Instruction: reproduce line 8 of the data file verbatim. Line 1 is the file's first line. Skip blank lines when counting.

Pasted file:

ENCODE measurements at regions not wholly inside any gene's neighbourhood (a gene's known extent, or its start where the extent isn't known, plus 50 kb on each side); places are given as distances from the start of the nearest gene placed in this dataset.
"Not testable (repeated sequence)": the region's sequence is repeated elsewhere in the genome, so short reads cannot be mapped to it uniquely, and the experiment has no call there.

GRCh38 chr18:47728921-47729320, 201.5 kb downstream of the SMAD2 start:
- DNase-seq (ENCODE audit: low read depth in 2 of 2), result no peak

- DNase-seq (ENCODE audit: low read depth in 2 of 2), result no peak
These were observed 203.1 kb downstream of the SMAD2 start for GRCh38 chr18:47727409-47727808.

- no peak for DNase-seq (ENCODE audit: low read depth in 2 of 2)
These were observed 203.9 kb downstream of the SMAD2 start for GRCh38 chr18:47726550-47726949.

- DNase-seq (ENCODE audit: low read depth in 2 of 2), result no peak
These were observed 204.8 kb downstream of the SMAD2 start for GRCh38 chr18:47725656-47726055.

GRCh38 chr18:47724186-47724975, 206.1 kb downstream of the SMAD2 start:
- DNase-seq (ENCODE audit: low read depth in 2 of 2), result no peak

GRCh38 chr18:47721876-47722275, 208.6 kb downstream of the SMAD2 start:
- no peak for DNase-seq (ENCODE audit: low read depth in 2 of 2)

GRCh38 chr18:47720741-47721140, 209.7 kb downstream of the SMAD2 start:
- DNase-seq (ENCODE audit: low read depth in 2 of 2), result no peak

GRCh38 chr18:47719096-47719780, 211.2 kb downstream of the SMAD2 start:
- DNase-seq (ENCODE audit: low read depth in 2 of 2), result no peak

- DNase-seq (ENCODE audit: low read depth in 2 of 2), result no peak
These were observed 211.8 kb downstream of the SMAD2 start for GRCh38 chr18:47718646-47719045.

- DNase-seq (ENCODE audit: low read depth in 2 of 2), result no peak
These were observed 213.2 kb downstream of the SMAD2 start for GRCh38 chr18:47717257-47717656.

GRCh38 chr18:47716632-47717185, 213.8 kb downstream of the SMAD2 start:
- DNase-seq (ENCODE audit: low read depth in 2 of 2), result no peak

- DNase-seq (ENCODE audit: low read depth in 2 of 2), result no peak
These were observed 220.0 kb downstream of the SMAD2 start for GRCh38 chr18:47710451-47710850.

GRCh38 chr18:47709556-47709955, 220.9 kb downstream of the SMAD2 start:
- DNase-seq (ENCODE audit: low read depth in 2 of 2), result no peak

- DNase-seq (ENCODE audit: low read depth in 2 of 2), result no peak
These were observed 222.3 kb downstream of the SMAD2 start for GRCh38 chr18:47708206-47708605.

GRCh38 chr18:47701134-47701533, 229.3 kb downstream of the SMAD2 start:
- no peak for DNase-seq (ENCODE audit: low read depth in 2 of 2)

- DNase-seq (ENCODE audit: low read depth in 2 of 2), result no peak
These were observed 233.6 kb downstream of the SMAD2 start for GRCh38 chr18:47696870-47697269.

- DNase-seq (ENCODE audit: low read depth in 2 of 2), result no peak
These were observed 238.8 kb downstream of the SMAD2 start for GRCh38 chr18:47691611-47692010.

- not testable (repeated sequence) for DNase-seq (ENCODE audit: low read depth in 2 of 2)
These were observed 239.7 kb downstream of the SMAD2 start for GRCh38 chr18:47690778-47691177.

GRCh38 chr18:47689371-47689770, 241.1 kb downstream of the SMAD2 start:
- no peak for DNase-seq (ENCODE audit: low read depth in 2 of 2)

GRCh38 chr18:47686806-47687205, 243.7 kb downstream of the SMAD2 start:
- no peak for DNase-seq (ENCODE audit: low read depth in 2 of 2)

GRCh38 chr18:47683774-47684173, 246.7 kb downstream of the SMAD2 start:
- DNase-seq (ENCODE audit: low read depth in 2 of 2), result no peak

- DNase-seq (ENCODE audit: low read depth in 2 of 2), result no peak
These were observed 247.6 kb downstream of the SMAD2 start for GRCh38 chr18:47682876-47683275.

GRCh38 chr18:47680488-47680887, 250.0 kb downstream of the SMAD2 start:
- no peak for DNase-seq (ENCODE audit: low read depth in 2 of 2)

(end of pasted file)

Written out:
These were observed 203.9 kb downstream of the SMAD2 start for GRCh38 chr18:47726550-47726949.